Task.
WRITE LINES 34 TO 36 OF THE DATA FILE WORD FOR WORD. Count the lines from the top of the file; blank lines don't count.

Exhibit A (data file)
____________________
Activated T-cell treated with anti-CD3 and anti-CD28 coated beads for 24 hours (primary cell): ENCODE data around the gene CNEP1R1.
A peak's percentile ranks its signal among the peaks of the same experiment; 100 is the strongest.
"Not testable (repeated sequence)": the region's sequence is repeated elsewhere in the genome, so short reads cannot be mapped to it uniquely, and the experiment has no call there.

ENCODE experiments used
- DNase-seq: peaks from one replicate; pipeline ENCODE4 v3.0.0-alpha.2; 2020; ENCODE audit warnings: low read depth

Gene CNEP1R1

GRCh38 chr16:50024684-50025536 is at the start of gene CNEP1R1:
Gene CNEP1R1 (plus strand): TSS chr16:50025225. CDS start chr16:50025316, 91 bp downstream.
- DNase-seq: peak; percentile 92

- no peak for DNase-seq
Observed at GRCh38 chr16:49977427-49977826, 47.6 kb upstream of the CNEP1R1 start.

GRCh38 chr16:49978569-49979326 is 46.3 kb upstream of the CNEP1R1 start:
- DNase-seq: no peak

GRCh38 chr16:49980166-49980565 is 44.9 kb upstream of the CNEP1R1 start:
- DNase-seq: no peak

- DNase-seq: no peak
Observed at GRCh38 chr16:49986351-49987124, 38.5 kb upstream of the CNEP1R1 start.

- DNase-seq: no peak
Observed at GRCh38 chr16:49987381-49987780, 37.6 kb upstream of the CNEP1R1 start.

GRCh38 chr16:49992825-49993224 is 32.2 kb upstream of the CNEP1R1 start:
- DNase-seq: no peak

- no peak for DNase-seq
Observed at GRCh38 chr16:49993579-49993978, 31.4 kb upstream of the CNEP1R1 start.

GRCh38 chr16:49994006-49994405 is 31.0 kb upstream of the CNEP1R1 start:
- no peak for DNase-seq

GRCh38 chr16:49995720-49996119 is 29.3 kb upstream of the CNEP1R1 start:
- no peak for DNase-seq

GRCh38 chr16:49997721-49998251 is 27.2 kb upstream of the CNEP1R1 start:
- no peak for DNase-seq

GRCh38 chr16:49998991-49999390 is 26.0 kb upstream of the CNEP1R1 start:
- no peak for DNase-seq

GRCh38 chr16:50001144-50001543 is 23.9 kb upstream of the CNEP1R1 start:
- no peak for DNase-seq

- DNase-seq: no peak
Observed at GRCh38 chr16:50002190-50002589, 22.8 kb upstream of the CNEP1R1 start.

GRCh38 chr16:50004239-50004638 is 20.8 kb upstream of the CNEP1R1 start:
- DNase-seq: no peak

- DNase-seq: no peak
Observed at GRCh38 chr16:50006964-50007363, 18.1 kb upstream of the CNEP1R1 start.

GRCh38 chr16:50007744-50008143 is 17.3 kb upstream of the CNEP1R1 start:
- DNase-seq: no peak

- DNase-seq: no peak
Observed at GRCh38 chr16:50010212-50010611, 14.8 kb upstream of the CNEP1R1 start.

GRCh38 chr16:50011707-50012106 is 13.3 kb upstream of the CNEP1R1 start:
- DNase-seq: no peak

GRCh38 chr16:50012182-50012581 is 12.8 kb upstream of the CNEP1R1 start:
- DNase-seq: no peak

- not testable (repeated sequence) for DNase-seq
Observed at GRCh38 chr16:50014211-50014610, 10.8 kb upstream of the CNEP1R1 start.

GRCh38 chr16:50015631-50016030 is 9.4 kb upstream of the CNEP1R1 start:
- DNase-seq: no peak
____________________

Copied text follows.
- DNase-seq: no peak
Observed at GRCh38 chr16:50002190-50002589, 22.8 kb upstream of the CNEP1R1 start.

GRCh38 chr16:50004239-50004638 is 20.8 kb upstream of the CNEP1R1 start: